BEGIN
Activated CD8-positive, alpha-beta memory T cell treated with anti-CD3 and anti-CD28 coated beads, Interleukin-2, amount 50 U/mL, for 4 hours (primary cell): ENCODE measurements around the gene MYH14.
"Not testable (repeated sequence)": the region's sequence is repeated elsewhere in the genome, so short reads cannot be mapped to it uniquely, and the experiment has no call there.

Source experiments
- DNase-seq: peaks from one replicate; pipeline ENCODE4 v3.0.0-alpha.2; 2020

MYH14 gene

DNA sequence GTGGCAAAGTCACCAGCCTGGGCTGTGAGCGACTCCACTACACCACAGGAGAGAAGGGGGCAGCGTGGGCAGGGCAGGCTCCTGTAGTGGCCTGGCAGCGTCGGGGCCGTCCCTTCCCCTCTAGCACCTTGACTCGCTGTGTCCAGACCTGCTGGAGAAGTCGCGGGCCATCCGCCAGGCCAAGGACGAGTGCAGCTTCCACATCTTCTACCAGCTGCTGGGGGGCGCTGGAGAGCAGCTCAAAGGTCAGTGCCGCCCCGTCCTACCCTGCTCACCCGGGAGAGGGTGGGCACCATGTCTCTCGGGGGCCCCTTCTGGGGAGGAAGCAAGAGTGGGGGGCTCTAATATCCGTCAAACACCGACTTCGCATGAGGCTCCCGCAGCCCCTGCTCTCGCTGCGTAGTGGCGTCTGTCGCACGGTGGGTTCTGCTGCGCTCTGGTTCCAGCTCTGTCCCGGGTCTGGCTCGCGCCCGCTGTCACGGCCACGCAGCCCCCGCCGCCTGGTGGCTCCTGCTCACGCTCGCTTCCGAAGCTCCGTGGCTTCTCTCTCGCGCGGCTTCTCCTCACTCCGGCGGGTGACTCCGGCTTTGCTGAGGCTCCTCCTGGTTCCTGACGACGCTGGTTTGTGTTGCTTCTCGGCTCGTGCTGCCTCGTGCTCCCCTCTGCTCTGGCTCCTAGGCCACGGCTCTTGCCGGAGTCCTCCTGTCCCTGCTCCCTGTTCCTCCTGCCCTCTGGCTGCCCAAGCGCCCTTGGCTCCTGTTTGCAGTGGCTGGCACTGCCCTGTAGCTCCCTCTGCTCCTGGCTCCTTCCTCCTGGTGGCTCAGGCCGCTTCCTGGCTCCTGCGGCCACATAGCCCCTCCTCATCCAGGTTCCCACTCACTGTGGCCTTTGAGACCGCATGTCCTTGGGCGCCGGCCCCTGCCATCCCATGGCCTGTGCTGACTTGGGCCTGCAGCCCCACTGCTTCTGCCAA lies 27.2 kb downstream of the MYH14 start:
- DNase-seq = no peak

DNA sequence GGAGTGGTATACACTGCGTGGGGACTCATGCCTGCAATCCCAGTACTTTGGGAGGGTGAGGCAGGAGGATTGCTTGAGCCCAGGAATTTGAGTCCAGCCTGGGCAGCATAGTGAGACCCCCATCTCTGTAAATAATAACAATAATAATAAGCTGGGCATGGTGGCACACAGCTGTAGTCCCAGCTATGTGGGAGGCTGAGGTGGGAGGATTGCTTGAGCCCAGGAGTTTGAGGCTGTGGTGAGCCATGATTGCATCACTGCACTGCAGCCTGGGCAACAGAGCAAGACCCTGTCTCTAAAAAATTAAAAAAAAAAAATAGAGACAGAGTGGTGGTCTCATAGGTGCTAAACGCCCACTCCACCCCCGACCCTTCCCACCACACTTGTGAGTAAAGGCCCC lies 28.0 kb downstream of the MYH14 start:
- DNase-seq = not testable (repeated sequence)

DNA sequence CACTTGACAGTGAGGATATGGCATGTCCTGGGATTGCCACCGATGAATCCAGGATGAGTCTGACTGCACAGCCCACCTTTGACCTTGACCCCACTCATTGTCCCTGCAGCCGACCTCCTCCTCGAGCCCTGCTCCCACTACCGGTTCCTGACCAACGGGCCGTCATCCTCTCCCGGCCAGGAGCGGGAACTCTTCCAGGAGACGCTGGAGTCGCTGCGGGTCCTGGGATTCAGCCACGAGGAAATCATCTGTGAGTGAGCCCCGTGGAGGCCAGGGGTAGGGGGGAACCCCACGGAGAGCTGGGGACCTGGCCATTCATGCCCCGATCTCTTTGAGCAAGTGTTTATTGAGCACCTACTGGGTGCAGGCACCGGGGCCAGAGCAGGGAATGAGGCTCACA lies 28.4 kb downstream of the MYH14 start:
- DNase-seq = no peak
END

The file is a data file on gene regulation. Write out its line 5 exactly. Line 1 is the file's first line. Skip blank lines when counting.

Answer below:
MYH14 gene